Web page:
I struggled with including this line in the Live Extraordinary Manifesto: “Make every day an adventure.”
I’ll explain why by telling you about a friend of mine, a starry-eyed, adventurous, world-traveling romantic. He’s trekked to so many different places across the globe that foreign embassies have had to keep stapling more pages into his passport.
He’s been up close with gorillas in Africa. He’s walked through the olive groves of Jerusalem. He’s sailed the Mediterranean. He’s seen flamenco dancing in Spain and danced the tango in Argentina. He once slipped past armed guards to check out Bosnia.
The first time I met him, when we were both twenty years old, he shared with me his “bucket list” — and to describe it as ambitious would be a gross understatement.
If anyone knows how to live with adventure, it’s him.
Trouble is, his adventurous spirit hides a troubling truth: His adventures aren’t a quest for life, but an escape from life.
He’s never married because no woman could ever live up to his romanticized — and frankly naïve and selfish — vision of womanhood. And that’s just a front for his fear of the responsibility of marriage and family.
He stays on the road because he’s plagued by a constant discontentment — “regular” life holds no charm for him. His world travels are less manifestations of intrepid passion and more symptoms of an unwillingness to grow up and face real life.
Call me a stick-in-the-mud adult pirate, but Peter Pan isn’t exactly my model of success. Keep in mind that while he and the Lost Boys were out playing with swords and seeking for treasure, Wendy was back home washing the dishes and cooking their dinner.
In all our talk of living our dreams, let’s not forget that most of life is boring routines.
I struggled with that line in the manifesto because the vast majority of my own days are commonplace and tedious — doing the same stuff over and over again. That’s not because I’m boring or unadventurous, it’s just the nature of adult life.
Every single day, the dishes have to be washed. Kids have to be dressed and fed. There are emails to respond to, bills to pay. (Luckily, since I work from home, I only have to shave once a week.) A lot of my work isn’t stuff I’m particularly thrilled about.
Making every day an adventure is not an escape from life’s routines and responsibilities. Rather, it’s a call to discover and create adventures in our daily routines.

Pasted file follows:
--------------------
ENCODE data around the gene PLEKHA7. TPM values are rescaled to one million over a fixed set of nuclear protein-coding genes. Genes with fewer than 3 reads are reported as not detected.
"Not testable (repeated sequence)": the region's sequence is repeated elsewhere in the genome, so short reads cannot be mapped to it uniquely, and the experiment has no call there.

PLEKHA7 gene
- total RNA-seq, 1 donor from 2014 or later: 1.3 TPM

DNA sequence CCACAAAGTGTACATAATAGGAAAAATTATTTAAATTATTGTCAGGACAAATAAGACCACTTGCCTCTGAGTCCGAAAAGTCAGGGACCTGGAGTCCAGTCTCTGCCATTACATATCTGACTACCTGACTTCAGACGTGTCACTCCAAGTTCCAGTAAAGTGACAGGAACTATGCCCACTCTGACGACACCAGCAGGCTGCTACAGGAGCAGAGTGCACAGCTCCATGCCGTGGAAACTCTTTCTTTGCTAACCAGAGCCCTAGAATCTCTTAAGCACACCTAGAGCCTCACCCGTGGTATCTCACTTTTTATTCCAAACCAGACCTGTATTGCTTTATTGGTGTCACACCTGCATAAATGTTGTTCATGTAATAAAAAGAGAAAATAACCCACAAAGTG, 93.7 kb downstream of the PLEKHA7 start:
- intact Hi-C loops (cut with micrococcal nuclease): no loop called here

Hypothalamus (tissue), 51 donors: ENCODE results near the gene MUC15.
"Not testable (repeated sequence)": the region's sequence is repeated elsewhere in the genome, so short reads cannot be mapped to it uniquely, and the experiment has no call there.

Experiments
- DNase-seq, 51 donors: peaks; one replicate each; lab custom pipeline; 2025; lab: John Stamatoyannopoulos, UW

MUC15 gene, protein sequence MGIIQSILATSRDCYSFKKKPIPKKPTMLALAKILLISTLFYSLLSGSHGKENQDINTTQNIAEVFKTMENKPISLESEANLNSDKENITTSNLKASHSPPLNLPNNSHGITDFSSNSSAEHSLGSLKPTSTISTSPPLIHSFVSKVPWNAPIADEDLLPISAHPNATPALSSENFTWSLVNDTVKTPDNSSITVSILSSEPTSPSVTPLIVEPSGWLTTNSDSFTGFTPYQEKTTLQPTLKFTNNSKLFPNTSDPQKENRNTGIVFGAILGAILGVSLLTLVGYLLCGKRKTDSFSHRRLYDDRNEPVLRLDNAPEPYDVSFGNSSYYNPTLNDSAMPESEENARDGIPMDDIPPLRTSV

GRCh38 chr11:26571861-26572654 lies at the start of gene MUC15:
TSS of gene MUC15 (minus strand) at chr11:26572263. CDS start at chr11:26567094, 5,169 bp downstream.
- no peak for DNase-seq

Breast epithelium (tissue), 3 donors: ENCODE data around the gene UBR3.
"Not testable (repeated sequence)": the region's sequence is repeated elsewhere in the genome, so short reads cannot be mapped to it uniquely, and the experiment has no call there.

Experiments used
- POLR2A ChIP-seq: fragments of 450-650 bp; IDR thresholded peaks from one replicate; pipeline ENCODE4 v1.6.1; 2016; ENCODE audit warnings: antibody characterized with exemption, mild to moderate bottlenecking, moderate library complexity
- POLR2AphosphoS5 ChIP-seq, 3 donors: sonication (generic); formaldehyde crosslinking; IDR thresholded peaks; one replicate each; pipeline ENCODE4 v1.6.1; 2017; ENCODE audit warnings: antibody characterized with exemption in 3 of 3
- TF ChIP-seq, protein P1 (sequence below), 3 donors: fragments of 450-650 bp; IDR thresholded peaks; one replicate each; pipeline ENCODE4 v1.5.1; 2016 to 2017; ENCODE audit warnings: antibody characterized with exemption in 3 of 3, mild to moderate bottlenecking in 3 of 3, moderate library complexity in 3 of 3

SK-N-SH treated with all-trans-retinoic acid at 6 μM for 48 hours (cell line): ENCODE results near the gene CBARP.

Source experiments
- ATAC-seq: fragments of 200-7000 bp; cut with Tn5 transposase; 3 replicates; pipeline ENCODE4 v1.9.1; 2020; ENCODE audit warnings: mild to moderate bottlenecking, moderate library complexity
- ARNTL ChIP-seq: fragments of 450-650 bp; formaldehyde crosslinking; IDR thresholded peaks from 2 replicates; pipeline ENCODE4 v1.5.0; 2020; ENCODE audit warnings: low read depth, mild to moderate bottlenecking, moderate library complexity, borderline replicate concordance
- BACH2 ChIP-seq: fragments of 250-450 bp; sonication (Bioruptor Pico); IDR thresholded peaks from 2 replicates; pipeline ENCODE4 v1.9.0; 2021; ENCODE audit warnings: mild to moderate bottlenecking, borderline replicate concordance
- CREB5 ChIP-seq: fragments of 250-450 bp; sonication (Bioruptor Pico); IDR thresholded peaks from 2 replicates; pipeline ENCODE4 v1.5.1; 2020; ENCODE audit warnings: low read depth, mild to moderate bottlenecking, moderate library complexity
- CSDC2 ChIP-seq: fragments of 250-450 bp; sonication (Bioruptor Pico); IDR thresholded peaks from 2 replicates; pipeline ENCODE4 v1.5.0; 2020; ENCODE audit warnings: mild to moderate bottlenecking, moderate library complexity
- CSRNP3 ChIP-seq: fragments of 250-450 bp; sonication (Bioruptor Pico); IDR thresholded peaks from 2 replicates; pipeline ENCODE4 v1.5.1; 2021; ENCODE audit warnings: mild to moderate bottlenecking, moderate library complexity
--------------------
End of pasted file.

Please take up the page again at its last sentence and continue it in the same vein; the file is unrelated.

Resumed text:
The key to living a life of adventure is not to ditch the burdens of adulthood, but to simply recognize the miraculous in everything.
Says John Ruskin,
“I am not surprised at what men suffer, but I am surprised at what men miss.”
How many boring days do we suffer working on computers without acknowledging the mind-blowing miracle of computers?
Eden Phillpotts added,
“The universe is full of magical things, patiently waiting for our wits to grow sharper.”
Seeing the magic doesn’t require us to travel or go bungee jumping. It simply requires a heightened sense of gratitude and a perpetual curiosity — consciously choosing to live in a constant state of wonder.
Don’t get me wrong — I’m a big believer in bucket lists, passion, and adventure. In fact, all of us should probably seek more adventure.
The challenge is when we romanticize adventure to the point of being disillusioned with regular life. Regular life is adventurous, but it requires the right mindset to be so.
“The world is so full of a number of things; I am sure we should all be as happy as kings,” noted Robert Louis Stevenson.
And why are we not happy? Wordsworth answers that,
“The world is too much with us; late and soon,
Getting and spending, we lay waste our powers…”
We got so bogged down by haste, busyness, clutter, and possession-seeking that we fail to see the enchantment and beauty right in front of our noses. Consumed by the worldly, we fail to appreciate the world.
As Elizabeth Barrett Browning wrote,
Earth’s crammed with heaven,
And every common bush
afire with God;
But only he who sees,
takes off his shoes,
The rest sit round it,
and pluck blackberries.
Peter Pan had it all wrong. For those with eyes to see, growing up is the greatest adventure of all.